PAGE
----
What you will need
Depending on if you are connected to the electrical power grid or not the requirements for home solar power are different. This article assumes you are not connected to the power grid and you will be fully dependant on you solar for powering your home.

1. Panels.
2. Frame for Panels.
3. Controller.
4. Inverter.
5. Batteries.
6. Petrol Generator (not essential but recommended)

Well obviously the most common component is solar panels. You will need a frame for the solar panels which will be made from lightweight materials, possibly aluminum if you put them on your roof and heavier materials such as 33 MM galvanized steel tubing if you plan to have your panel’s free standing on the ground.
A good quality Inverter to convert the power from your batteries from DC current to AC current if you have decided to go with 240 Volt. The best type of inverter is Sine-wave inverter as this is the purest form of electricity. You can by a square-wave inverter which is much cheaper but you may see Electronic appliances such as computers perform erratically.
You will need a controller. A controller is only small but essential in your solar system. To keep your batteries in Tip Top shape there are a cycle of charges that they should go through from a low to short period of charging and overcharging (equalization). The controller also can turn on your petrol generator just in time to stop damage to your batteries if they become too low. The controller will also put your batteries in Float mode which means they are fully charged, this stops them from being damaged from being overcharged.
Batteries – Usually batteries are two Volts, if you plan on a 12 Volt system you will need 6 x 2 Volt batteries. A 24 Volt system will need 12 x 2 Volt batteries and a 48 volt system will need 24 x 2 volt batteries. The batteries are actually 2.24 volts or thereabouts so fully charged a 48 volt system will actually go to float at about 56 Volts. Brand new batteries can either be gel deep cycle batteries or Led acid with life spans sometimes coming in to over 20 years.
Finally you should consider a petrol generator. This is an emergency backup in case of failure either electronic or no power in your batteries because of lack of sunshine. . Most people who are not on the electricity grid have a petrol generator to start off with.

The quality of your homes wiring will depend on if you are going to use 12, 24 or 48 volt power. Obviously there is much less risk of fire if you use light wiring designed for 12 Volt but for anything heavier it is important that your house is wired properly. If you are not confident don’t handle it yourself. Have it done by a qualified Electrician and get the proper certificates from him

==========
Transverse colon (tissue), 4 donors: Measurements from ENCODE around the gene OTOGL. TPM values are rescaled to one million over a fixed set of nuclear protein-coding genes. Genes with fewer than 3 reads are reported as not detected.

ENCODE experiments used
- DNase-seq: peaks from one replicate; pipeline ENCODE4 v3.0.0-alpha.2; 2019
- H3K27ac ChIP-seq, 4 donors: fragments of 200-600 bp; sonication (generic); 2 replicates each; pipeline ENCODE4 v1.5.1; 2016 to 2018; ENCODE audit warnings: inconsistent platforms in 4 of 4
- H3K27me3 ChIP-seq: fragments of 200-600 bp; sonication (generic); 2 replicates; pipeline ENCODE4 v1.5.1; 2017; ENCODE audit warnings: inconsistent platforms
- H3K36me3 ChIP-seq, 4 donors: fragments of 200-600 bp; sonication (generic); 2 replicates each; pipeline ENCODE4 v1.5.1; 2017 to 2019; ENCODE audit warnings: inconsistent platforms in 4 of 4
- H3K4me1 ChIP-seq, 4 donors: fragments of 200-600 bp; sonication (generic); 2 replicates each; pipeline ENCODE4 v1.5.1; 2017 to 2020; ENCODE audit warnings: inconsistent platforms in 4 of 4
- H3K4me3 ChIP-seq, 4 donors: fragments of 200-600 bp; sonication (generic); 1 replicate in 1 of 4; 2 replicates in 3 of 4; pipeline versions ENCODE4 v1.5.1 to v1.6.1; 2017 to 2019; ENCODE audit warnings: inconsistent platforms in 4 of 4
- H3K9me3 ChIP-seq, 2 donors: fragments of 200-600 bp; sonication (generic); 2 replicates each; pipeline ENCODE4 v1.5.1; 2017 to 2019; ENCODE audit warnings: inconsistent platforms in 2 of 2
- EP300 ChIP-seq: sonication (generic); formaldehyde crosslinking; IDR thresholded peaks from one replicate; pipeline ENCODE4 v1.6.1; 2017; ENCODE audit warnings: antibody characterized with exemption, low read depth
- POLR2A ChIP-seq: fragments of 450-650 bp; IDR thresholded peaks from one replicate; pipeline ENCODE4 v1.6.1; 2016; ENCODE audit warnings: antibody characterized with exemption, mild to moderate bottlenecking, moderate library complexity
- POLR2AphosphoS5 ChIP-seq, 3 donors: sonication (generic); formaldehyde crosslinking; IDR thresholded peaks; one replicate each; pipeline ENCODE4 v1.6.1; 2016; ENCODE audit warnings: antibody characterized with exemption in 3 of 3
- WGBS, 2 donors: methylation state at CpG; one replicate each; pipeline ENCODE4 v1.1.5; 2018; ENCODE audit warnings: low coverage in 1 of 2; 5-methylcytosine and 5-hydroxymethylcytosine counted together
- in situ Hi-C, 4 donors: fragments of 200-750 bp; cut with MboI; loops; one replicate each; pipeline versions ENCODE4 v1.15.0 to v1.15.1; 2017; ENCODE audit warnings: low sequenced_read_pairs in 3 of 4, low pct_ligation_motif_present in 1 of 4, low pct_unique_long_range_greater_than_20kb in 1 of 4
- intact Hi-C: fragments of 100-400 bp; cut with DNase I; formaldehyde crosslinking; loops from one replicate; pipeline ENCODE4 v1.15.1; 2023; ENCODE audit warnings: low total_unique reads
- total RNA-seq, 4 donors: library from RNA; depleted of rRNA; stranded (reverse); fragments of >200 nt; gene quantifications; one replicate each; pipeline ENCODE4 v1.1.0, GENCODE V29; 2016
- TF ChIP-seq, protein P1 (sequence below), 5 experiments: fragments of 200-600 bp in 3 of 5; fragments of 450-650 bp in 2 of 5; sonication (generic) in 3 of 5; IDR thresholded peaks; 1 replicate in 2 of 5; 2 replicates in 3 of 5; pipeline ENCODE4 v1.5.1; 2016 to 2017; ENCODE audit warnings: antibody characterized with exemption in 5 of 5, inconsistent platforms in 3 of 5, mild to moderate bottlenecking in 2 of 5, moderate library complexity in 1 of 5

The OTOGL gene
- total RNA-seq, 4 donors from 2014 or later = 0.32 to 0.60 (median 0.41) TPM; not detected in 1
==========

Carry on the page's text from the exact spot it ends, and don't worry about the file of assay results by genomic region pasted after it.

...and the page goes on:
The absolute cheapest way to set up solar in your home is by using a 12 volt DC system. By going this way you eliminate the need for an inverter as you can use all 12 volt appliances, lighting etc. The major drawback of going this way is finding appliances that run on 12 Volt DC power. They are hard to find and in some cases almost impossible. It is always possible however to convert some appliances to 12 volt. For example you could change your washing machine motor for a starter motor lifted from a car. This type of scenario bests suits a single person or a couple who are highly committed to building a very affordable D.I.Y home power solar system and who are very handy with their hands. A 24 volt system will need an inverter so you can run 240 volt appliances. Best suited to a single person or couple who are very frugal with energy. A 48 volt system is the best but most expensive way to go. This is what you are better off setting up if you have one or two kids. Consider that kids grow to be teenagers and these days it’s hard to find a teenager who hasn’t embraced computer technology. It is not uncommon to see a good 48 volt system with perhaps 12 x 120 Watt panels and a 1000 watt wind generator that can power a wide screen TV one or two computers a fridge, lights and freezer all at the same time!

Do you want to design, install or build your very own solar powered home, but don't know how or where to start? Get DIY solar power guide that includes tips for Australia solar power conditions!

Not doing DIY solar power? Don’t let your solar contractor hoodwink you! Learn the tech info so that you can negotiate your best deal and make sure what you buy suits your needs.

DIY Solar Power for Homes Online Guide

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